Rarely will you find me somewhere other than the kitchen on a Friday morning. But there was one last spring that found me in a taxi on my way to town. I was sitting in the back seat by the window tensely gripping my phone while I was thinking of all the things I still needed to get done at home. The driver had some baked goods tucked away somewhere I couldn't see. Something of the sweet challah sort was my guess. Or it could have been a babka, definitely not the cinnamon kind is all I was sure of. Regardless, the smell was so strong it must have been fresh out of the oven, and the aura permeated the air and assaulted my nostrils. I wanted to reach over and help myself to a bite but that would have been crude, and out of character. Instead, I contemplated asking for a slice which would be tactful as an Israeli because of the sense of fraternité, but instead I restrained myself and fumbled with my phone. How Gen Y of me. After I paid my fare, I needed to relieve myself of the curiosity so I asked the driver what the smell was. It was fresh Challah.
Challah is soul food. Everyone has their own opinion on what constitutes the perfect loaf. I prefer mine savory to sweet, fluffy and springy and sometimes flavored. I get the best results from white flour, but I salute those who attempt a whole wheat one. It hasn’t worked for me. In reality, I have strict orders around here not to stray from this formula so I don’t experiment much but I do believe, after almost a decade of challah making, that this is my favorite one anyway. Maybe yours too. What I believe more is that even if we all made the exact recipe, each of our challah will taste different. Because challah has an indescribable mystique and takes on the baker’s energy. That’s what makes it soul food.
4.5 cups lukewarm water
6 tablespoons active dry yeast or two cubes (25g) fresh yeast
½ cup sugar
1 cup olive oil
5lb bread flour, sifted
5 tablespoons sea salt or pink salt
2 egg yolks, beaten
Other toppings: za’atar, caraway seeds, anise seeds, sesame seeds + flaxseeds + sunflower seeds, chili flakes + coarse salt
Proof the yeast by combining the water and yeast in a medium bowl. Let it rest for 10 minutes or until it shows signs of being active and bubbly. In a large bowl, mix the egg, oil, and sugar. In another bowl, stir the flour and salt.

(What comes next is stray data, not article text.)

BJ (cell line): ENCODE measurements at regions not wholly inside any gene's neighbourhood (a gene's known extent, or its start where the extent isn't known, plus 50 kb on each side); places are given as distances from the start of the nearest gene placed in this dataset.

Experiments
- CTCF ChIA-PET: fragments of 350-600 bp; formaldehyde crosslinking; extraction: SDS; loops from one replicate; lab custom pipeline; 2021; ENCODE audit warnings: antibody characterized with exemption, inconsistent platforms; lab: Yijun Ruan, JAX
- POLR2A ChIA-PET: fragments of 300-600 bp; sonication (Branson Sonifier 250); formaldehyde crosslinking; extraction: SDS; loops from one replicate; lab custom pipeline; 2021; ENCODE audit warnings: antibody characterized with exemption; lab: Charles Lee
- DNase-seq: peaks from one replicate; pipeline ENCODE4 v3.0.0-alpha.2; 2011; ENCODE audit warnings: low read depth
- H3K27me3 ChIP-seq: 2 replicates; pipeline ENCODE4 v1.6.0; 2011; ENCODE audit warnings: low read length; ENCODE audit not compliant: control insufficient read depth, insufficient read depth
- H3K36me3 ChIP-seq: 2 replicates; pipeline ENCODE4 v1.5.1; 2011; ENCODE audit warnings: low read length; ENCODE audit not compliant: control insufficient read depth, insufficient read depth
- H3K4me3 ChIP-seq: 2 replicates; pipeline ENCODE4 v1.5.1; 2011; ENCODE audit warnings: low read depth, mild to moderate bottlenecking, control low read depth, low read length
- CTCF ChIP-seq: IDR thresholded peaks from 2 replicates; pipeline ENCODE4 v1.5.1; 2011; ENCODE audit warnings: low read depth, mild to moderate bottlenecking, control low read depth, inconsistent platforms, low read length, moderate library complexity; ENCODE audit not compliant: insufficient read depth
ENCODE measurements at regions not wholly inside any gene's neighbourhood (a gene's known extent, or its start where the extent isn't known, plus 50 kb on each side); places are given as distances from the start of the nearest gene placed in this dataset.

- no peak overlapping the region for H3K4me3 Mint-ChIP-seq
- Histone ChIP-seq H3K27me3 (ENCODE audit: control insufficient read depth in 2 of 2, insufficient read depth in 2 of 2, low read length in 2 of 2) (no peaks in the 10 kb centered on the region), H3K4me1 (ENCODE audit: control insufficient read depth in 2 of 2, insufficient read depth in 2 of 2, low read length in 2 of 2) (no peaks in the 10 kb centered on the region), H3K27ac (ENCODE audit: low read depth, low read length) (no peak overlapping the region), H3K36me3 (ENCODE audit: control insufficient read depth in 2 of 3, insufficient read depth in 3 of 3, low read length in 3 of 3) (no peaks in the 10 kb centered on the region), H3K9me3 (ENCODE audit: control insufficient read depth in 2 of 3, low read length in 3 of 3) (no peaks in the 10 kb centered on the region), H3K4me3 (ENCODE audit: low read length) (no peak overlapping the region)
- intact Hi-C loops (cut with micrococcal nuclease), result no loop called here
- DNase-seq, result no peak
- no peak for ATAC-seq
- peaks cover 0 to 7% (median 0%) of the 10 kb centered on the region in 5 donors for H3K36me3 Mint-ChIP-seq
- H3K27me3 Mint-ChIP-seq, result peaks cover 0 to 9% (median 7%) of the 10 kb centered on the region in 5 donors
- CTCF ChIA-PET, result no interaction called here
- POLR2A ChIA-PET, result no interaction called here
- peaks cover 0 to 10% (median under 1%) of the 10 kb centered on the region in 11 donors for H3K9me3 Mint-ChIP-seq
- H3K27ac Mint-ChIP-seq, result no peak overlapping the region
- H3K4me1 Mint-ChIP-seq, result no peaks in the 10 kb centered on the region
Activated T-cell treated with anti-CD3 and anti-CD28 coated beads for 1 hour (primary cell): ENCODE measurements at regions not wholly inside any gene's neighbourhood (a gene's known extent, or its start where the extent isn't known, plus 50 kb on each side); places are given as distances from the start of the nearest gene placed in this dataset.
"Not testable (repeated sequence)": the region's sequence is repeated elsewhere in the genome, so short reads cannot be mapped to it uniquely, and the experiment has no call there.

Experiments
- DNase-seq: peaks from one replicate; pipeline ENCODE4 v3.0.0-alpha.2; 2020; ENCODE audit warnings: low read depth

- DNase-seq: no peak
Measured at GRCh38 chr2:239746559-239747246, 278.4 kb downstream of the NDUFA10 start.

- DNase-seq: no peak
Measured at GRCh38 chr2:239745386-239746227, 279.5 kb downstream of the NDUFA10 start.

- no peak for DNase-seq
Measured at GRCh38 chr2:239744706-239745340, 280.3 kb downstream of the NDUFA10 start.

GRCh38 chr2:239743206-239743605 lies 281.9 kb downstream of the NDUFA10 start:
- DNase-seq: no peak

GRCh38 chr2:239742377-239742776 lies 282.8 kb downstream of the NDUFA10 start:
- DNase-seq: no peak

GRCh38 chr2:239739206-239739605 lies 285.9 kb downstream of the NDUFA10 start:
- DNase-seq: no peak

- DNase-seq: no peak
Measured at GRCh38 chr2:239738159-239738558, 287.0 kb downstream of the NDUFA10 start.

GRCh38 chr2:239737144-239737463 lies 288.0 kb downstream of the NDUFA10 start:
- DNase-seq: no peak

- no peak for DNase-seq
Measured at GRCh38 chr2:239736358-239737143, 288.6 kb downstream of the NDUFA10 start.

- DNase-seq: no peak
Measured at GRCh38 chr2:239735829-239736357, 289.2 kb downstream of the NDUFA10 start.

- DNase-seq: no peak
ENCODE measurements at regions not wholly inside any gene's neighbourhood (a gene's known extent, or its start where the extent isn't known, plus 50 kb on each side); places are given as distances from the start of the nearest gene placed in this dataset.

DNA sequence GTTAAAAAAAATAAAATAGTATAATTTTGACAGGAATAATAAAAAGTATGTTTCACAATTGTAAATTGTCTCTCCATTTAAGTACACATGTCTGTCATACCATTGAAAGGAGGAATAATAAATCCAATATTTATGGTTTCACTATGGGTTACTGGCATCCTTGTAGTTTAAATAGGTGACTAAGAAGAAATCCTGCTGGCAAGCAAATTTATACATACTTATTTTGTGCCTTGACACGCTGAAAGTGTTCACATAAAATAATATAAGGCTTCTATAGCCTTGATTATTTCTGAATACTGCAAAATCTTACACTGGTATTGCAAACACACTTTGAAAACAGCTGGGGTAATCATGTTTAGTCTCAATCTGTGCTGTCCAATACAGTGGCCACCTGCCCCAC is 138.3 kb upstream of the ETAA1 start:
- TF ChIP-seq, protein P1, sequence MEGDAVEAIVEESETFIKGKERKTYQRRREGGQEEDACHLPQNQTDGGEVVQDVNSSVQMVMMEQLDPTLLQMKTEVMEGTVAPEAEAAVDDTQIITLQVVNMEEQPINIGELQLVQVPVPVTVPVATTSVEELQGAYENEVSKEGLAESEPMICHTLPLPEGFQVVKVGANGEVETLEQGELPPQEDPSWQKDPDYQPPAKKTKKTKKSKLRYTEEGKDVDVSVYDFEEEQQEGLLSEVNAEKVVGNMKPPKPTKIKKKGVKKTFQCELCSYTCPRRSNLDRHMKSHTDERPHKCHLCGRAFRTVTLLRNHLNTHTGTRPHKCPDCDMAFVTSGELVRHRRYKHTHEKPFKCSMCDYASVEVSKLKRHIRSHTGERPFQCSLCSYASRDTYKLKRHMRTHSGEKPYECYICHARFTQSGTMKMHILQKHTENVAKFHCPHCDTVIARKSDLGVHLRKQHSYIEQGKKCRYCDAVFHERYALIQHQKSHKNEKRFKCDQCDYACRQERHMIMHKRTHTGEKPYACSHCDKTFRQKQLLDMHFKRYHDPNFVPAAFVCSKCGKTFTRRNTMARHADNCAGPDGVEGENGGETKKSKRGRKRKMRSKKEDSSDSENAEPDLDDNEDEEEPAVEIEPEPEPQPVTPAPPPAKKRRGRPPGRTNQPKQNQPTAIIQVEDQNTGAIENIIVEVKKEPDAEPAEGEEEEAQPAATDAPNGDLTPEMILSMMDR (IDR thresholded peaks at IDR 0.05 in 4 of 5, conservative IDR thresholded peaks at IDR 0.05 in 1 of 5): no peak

Combine the proofed yeast with the oil mixture. Gradually add the flour while mixing with a spoon, save for a cupful. Once it gets too difficult to stir with a utensil, use your hands to knead until a smooth dough forms. If the dough is raggedy, add a splash of water. If the dough is too sticky, add the reserved flour. You’re aiming for a dough that’s comfortable to work with, but not too dry. Transfer to a clean bowl, brush the top with oil and cover with plastic wrap. Allow to rest for 1.5 hours, or until more than doubled in size. Punch the dough down and fold it over itself 2 or 3 times to form a tight ball. The longer you knead it, the more gluten develops, the better the result. Make the blessing over separating the challah. Prepare two parchment-lined baking trays. On a clean surface, shape the dough to your preference. I usually do a 3 strand braid. Place on baking tray and let rest for an additional 30-45 minutes. Carefully brush each challah with the beaten egg and sprinkle a generous amount of your favorite topping.
Heat your oven to 425F. Place one tray at a time in the middle row and bake for 10 minutes. Reduce the heat to 350F and bake for an additional 20 minutes, or until you reach your desired doneness. Remove from the oven and repeat with the second baking tray.
Allow the challah to cool completely before transferring to a plastic bag.
To freeze the challah, tightly wrap in many layers of plastic wrap and place in the freezer for up to 6 months.
for other toppings/flavors:
Za’atar / Caraway Seeds / Anise Seeds
Place 1 heaping tablespoon in a small bowl. Take a small ball of dough, dip into the spice and knead well into the dough. The more spice you use, the more assertive the flavor. Once you’ve done this with three balls, roll them out and braid. Repeat with the same spice or try a different one.
Sesame Seeds + Flaxseeds + Sunflower Seeds
Mix 2 tablespoons sunflower seeds with 1 tablespoon flaxseeds and 1 tablespoon sesame seeds. Take a large ball of dough, dip into the spice and knead well into the dough. Once you’ve done this with three balls, roll them out and braid. After you’ve brushed on your egg wash, sprinkle a little more over the challah.
chili flakes + coarse salt
Place 1 tablespoon chili flakes in a small bowl. Take a small ball of dough, dip into the spice and knead well into the dough. The more flavor you want, the more spice you should use. Once you’ve done this with three balls, roll them out and braid. After you’ve brushed on your egg wash, sprinkle a little coarse salt over the challah.